Or consider Ocean Grey, a fuzzed out rock tune of epic proportions. It just keeps building, adding on layers and layers of distortion, all backed by a nice drum beat. Bed of Sound is similar, but is driven by a prominent organ riff.
And then there is The Kids Take Control, wherein Voyager One explore the electronic side of what they do. There are rhythmic beeps and bloops in the background, and a nice synth melody. The drum is an echoed machine-like hit, dub made by robots.
Voyager One make dense music. There is a lot going on in each track, with many layers of guitar and rhythm and voice all swirling around each other. I think it is this denseness that makes the songs so compelling, and keeps me coming back for repeated listens.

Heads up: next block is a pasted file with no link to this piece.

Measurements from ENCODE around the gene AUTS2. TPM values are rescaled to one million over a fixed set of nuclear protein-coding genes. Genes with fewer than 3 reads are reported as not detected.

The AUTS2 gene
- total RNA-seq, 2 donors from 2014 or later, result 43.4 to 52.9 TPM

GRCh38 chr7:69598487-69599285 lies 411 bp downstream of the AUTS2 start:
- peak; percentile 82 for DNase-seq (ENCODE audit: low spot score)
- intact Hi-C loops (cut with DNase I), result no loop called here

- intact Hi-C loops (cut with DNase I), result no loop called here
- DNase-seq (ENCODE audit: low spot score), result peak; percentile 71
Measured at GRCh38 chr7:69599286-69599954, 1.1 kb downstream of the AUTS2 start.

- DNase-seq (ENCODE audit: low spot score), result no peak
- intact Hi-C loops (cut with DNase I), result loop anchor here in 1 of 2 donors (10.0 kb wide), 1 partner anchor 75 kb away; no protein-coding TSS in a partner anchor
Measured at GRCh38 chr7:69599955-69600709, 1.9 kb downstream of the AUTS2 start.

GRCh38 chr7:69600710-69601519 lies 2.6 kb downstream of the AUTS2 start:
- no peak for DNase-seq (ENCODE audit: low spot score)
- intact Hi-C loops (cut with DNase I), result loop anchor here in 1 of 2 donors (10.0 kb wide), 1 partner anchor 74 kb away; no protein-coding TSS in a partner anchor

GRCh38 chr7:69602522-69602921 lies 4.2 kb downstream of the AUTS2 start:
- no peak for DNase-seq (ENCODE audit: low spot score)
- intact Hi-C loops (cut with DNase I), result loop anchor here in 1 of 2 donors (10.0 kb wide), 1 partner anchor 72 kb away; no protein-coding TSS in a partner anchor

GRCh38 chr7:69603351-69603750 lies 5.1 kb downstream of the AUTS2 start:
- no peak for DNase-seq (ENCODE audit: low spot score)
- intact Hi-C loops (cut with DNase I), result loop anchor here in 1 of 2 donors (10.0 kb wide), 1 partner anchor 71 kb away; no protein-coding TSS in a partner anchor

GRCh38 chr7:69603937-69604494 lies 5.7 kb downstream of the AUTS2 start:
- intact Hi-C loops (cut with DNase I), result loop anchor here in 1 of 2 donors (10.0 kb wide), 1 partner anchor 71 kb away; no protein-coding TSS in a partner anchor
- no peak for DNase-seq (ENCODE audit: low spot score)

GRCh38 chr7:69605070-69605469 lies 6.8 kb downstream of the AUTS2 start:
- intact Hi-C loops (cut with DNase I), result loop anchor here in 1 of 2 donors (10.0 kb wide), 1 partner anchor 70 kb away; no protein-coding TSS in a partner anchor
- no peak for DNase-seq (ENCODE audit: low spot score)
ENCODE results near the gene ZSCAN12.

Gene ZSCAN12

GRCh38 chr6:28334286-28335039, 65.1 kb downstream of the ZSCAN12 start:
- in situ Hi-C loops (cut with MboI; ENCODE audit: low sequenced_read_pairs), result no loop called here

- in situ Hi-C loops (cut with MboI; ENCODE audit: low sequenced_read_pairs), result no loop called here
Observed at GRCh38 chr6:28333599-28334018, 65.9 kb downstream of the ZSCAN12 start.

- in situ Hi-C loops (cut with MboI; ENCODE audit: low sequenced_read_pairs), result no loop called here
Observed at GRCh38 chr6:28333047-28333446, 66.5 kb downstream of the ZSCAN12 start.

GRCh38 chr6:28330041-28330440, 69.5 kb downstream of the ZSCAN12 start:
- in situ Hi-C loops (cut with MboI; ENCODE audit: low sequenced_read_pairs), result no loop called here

And, surprisingly enough, there are only two people who make this dense music. Voyager One is a duo, consisting of Peter Marchese and Jeramy Koepping. Each must play a dozen instruments as well as trading vocal duties.
This album is full of massive spaces, and taken as a whole it presents an interesting journey. This is all something that i did not get just hearing a track or two in the random flow of sound from my Zune. I appreciate the songs better when i appreciate them in the context of the album. Now, the standout tracks were notable even in the steady flow of Zunic output, but placed in their intended listening position in the flow of the album, they really shine. I think that if i had not made the effort to listen to the album, i might have had a vague appreciation for some of the tunes. Instead i have a big appreciation for what Voyager One are doing.
So i still haven't figured out how to listen to MP3s. The lack of linearity disturbs me, as does the lack of repetition. However, when i figure it out i will let you know.